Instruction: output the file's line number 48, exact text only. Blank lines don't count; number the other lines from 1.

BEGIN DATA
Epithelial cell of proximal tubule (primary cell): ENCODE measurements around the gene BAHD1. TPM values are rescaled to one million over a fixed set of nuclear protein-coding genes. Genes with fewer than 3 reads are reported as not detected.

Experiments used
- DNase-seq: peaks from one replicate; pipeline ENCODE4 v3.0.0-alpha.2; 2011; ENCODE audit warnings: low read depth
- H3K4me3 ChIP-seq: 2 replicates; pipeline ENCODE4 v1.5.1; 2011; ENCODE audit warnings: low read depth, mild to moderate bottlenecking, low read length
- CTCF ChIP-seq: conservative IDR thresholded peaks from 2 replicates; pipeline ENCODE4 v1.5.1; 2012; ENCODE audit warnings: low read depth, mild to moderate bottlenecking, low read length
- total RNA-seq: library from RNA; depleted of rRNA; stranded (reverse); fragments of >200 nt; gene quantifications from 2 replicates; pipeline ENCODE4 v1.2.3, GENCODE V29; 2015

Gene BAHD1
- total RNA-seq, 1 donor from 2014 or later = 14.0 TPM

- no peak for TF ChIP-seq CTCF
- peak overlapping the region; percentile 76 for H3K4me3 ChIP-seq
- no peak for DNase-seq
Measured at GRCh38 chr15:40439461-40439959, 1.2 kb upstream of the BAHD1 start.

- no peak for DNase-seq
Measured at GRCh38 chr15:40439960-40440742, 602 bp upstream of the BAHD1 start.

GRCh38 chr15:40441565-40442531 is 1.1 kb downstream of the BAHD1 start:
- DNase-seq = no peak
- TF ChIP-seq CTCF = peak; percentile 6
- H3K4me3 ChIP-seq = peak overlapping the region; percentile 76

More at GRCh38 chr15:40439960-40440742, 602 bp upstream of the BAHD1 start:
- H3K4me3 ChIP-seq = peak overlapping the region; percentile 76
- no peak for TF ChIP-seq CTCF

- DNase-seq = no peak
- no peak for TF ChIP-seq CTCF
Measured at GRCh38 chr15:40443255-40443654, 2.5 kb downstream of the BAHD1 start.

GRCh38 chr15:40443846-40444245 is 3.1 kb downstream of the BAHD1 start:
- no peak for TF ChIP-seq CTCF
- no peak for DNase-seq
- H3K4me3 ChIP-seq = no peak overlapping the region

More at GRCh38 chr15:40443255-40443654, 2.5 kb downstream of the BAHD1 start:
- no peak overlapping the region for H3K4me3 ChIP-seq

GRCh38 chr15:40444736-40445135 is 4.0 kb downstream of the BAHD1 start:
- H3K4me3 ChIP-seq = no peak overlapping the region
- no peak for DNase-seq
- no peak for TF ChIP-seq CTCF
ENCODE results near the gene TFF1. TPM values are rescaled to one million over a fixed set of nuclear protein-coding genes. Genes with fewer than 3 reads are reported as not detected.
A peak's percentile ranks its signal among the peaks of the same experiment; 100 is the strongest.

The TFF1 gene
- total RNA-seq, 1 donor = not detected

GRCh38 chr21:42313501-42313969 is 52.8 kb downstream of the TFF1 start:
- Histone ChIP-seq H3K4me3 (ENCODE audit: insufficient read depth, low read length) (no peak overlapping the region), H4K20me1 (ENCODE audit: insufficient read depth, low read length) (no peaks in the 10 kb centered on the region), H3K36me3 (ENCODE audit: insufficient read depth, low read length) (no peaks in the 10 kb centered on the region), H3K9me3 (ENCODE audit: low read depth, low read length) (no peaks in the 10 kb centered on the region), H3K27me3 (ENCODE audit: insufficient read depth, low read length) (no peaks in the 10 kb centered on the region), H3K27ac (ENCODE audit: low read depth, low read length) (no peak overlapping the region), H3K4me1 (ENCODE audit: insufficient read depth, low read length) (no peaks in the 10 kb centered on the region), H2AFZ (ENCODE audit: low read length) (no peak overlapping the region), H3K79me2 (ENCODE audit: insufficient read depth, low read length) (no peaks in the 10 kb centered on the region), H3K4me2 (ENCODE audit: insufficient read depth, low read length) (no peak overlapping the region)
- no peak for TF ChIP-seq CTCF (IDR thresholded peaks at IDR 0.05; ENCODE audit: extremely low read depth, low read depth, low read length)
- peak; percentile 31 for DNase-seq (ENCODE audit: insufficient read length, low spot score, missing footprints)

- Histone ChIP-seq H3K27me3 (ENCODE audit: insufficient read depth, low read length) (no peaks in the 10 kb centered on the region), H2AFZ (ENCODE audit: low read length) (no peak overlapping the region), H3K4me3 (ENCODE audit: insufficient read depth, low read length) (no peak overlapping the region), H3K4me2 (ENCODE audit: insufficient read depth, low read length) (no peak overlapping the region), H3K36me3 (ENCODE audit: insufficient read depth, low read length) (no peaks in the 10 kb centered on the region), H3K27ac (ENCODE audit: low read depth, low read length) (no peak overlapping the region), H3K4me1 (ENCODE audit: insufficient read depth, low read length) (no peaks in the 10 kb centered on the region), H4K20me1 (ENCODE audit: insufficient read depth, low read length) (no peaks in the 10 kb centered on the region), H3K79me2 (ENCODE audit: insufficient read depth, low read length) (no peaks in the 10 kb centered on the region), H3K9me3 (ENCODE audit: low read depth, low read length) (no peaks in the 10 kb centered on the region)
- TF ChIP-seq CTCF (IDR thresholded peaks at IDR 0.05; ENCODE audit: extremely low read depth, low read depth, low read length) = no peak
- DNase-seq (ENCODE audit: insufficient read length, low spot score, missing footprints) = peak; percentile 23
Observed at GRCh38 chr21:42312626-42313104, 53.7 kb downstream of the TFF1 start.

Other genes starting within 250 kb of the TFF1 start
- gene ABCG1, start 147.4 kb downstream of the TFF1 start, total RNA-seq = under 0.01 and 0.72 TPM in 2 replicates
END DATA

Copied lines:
- gene ABCG1, start 147.4 kb downstream of the TFF1 start, total RNA-seq = under 0.01 and 0.72 TPM in 2 replicates